Topical Morphine Gel Can Help Ease Pain of EB Wounds, Report Shows

Gel used to treat 3 patients in UK with good results

Marisa Wexler, MS avatar

by Marisa Wexler, MS |

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A man clutches his elbow in pain.

Topical morphine gel can help to ease pain related to wounds in people with epidermolysis bullosa (EB), a new report suggests.

The treatment was used with good results in three EB patients in the U.K.

“The case studies suggest a positive effect of topical morphine gel on painful wounds across a spectrum of EB subtypes,” the researchers wrote.

The study, “Use of topical morphine gel in epidermolysis bullosa wounds—A series of case studies,” was published in the International Wound Journal.

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3 case studies show efficacy of topical morphine gel

Chronic wounds are a characteristic symptom of EB, and managing pain from these wounds is often a challenge.

Morphine is an opioid that can bind to nociceptors — sensory receptors responsible for detecting pain — and result in less pain. The opioid can be administered in a number of ways: orally, via injection, or topically. Topical administration is by local application to the skin.

While topical morphine gel may be prescribed in clinical practice to help manage pain from EB wounds, there is little evidence about its use. In this study, a pair of scientists at Guy’s and St Thomas’ NHS Foundation Trust, in the U.K., reported on the experiences of three EB patients who used morphine gel to manage pain from their wounds.

“The purpose of this paper is to demonstrate the efficacy of topical morphine gel used in a variety of EB wounds as well as patient reported reduction in pain,” the team wrote.

The first patient described in the report was a 28-year-old man with recessive dystrophic EB (RDEB), one of the most severe forms of EB. The man had wounds on the majority of his body; a few large wounds around his ankle were causing him particular problems because they made it difficult to move around and interfered with his sleep.

He was on oral pain meds, including an opioid called tramadol. However, he was reluctant to take a stronger opioid, such as morphine, due to concerns about side effects like cognitive impairment.

The man was started on topical morphine gel, applied by caregivers once daily when the dressings on his wounds were changed. He reported that this helped ease his pain somewhat; his self-rated pain decreased from seven to five on a scale of 10, with 10 being the worst pain.

“The use of topical morphine gel and associated reduction in pain enabled the patient to have improvements in mobility and sleep,” the researchers wrote.

“The advantages of using topical morphine gel for this patient were that he was able to avoid taking strong opioids by mouth, thereby preventing any unwanted systemic side effects from opioid use,” the team wrote, adding, “This enabled improved pain management whilst also taking into account patient preference, which is key for individualised patient care.”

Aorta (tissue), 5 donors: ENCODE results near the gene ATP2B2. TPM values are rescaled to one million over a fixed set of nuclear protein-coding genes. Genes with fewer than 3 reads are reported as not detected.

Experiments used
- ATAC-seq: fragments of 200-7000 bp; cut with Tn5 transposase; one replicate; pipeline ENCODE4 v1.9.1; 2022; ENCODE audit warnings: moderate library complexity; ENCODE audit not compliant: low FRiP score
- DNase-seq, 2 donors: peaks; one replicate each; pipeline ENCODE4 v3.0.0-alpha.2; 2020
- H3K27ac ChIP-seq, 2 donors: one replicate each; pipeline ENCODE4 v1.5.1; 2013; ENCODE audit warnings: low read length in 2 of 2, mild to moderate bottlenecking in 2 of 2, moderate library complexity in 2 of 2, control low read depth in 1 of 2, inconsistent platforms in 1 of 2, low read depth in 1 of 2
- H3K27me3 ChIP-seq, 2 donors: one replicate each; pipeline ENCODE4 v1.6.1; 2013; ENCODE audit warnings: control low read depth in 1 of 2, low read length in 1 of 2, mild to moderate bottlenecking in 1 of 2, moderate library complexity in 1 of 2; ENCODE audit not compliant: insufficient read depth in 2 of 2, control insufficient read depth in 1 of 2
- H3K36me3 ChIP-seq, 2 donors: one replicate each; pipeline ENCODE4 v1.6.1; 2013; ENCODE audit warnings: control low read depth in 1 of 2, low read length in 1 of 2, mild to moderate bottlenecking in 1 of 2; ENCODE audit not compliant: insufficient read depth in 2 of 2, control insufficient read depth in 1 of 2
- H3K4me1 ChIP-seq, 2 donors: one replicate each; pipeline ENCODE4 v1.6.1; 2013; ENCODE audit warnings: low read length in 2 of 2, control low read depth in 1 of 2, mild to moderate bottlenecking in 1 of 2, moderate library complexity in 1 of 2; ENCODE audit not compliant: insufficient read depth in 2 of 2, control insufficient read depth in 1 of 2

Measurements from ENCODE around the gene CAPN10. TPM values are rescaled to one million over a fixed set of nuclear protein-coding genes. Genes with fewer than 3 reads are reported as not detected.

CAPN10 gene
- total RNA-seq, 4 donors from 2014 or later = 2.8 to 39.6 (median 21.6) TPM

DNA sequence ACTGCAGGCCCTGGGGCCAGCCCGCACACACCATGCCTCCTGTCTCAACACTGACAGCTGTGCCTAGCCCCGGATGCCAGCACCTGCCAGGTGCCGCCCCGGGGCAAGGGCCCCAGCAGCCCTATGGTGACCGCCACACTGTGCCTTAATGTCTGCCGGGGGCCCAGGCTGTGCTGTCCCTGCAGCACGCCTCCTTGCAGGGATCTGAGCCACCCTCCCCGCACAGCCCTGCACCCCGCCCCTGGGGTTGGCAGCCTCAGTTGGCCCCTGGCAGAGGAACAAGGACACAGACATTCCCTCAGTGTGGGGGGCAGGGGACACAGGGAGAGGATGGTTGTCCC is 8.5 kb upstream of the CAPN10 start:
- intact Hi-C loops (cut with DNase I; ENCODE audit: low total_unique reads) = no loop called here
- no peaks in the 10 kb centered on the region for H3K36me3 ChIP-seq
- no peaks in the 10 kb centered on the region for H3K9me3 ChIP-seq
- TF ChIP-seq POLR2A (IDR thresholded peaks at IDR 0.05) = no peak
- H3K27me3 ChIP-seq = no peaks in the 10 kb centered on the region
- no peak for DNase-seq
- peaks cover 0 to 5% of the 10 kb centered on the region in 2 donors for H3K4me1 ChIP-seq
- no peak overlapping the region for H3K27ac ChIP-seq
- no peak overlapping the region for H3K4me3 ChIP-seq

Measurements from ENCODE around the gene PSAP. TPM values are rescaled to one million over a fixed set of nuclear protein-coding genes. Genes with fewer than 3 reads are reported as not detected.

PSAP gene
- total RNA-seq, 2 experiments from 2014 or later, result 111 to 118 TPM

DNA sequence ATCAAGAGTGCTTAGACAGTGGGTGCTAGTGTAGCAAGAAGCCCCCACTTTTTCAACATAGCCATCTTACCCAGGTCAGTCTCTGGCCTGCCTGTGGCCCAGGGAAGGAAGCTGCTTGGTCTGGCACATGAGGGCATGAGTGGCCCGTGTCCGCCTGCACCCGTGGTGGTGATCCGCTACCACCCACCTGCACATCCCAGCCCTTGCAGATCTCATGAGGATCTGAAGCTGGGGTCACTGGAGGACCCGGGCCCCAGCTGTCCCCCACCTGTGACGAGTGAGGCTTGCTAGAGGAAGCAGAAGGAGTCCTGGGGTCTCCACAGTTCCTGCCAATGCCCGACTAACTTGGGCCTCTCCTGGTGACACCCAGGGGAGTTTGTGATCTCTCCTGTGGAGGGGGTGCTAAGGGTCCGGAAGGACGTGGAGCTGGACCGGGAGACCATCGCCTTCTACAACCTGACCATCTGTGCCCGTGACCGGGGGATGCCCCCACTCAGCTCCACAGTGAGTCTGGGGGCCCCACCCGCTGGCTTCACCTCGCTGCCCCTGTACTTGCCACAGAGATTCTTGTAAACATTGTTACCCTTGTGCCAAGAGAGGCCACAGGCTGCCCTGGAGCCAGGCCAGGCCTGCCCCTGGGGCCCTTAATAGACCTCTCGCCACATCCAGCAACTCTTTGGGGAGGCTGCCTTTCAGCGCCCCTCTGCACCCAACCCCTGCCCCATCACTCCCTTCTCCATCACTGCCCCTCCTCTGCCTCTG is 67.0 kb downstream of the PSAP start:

The second case in the report involved a 46-year-old woman with severe RDEB-inversa who had extensive painful wounds, with the most problematic ones located around her groin and rear. Despite a complex system of pain management, the woman consistently rated her pain as eight or higher on a scale with a worst rating of 10. She also had blistering in her esophagus (connecting throat to stomach), which made taking oral pain meds a challenge.

Nurses applied morphine gel to the patient’s wounds once daily during wound dressing. The patient’s pain remained high — usually six or seven of 10 — but nonetheless she reported feeling that the gel was helpful.

“She felt that the topical morphine gel was helpful, and she continues to use it regularly at the same dose and frequency,” the researchers wrote. “She feels more comfortable in the hours immediately following application and reports being able to sit and move around with more ease.”

The researchers noted that, due to the location of the wounds, dressings sometimes had to be changed again after toileting, and the morphine gel is not usually re-applied on these occasions. The patient “reports flare in pain on the occasions when dressings are replaced without the morphine gel being reapplied,” they said.

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One man reports immediate improvement with topical morphine

The third case was a 67-year-old man with junctional EB who had a chronic wound on his lower leg. Oral pain meds caused unpleasant side effects like digestive upset. He was given sublingual (under-the-tongue) fentanyl, also an opioid, but still reported pain at eight or nine of a 10-point maximum scale.

After starting on topical morphine gel, the patient “reported an immediate improvement” in pain, with self-rated pain lowering to four or five of 10, the researchers reported.

The team noted that these cases involved only a small number of patients and “clinical evidence is limited.” But they said these studies “do suggest the benefit alongside routine wound care of topical morphine gel.”

Further research is needed into the use of topical morphine in EB to develop evidence-based guidelines for how best to use this medicine to help patients, they concluded.